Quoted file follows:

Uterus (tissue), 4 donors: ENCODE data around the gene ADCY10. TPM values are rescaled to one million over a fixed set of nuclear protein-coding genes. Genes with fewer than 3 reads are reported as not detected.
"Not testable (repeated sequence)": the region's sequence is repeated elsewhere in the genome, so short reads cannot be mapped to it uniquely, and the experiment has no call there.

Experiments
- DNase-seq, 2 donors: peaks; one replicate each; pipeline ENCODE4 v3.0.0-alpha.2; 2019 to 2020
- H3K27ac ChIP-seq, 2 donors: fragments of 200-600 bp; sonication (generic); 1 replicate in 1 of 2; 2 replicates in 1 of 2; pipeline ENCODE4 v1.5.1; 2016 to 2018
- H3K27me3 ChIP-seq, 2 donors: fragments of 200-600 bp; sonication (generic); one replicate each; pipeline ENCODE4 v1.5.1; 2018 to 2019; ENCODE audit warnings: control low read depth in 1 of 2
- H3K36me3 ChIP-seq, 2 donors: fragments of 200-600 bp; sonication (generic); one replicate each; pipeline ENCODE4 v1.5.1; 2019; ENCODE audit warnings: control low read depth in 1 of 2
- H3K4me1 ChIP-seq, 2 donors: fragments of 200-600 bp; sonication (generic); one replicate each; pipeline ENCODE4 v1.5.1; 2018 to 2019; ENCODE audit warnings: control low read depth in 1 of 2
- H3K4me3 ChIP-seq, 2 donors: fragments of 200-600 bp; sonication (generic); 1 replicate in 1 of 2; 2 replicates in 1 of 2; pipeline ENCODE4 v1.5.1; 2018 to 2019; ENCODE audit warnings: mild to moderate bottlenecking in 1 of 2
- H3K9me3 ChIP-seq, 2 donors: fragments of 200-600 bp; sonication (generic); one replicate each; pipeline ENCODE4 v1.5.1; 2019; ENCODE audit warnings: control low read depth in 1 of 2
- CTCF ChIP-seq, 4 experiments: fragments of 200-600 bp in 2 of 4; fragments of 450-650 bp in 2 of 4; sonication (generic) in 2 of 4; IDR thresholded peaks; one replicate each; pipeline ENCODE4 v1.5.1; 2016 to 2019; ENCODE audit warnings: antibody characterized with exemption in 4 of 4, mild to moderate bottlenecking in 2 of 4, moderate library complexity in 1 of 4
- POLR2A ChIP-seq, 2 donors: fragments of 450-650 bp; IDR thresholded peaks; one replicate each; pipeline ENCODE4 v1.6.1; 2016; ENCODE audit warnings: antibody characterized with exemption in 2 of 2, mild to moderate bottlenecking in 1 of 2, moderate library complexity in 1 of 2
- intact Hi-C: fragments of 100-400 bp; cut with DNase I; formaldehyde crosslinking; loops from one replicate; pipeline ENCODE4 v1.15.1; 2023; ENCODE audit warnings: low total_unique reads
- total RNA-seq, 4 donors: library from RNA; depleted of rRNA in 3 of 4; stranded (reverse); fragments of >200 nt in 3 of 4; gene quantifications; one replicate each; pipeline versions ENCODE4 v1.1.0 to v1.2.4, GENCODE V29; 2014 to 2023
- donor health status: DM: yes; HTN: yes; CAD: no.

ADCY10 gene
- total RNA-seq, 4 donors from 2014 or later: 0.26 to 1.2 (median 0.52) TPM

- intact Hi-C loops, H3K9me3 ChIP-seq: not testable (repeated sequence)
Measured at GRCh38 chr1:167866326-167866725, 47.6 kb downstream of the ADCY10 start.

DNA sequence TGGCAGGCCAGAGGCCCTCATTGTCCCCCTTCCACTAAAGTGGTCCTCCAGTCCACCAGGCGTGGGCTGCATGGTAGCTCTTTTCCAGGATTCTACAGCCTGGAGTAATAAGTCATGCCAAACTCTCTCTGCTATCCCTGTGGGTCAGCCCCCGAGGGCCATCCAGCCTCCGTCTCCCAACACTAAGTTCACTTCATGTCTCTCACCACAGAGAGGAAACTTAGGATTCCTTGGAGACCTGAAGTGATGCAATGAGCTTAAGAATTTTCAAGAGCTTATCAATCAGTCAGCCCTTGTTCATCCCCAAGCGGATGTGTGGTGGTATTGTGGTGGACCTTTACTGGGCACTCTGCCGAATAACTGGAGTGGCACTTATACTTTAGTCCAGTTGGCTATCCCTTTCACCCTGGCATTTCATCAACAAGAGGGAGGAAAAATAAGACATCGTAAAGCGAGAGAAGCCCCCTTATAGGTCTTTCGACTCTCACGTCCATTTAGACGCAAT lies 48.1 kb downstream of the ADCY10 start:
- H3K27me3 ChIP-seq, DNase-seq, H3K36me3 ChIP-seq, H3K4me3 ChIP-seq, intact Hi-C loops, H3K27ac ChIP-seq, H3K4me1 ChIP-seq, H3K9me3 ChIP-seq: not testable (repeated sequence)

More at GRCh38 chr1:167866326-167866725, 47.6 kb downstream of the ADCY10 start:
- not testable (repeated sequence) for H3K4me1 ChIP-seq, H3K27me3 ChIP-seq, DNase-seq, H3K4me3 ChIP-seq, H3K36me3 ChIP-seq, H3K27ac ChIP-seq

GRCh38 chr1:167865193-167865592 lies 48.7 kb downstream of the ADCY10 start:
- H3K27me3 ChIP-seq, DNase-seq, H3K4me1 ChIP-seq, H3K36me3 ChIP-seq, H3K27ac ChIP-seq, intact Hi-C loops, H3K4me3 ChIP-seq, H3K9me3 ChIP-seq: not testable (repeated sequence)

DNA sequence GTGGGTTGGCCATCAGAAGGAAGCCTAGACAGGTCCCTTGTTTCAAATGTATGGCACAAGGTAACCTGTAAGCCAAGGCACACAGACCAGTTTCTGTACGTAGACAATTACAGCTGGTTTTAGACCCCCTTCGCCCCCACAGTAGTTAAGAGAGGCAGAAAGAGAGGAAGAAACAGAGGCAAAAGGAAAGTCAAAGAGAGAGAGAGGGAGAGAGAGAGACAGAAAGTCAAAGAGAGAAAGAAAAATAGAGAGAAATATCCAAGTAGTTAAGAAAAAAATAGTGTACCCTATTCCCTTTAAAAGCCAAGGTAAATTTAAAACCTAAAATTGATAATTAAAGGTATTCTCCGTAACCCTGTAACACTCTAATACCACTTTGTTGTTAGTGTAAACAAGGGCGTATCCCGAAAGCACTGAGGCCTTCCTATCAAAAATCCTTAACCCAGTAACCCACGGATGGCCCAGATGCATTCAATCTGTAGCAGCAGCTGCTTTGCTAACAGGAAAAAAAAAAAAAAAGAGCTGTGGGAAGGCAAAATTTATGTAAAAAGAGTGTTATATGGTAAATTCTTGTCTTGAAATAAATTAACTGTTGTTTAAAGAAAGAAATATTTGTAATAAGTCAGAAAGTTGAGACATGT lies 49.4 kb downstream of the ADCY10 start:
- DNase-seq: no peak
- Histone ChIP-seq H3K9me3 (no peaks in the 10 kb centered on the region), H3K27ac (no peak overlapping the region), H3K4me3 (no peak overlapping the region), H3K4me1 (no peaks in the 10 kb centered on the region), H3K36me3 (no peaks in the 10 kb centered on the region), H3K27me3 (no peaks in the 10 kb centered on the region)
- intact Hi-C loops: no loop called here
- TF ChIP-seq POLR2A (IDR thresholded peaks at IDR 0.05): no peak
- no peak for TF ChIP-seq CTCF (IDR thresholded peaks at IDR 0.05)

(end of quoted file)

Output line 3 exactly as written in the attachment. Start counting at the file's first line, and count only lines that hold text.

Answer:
Experiments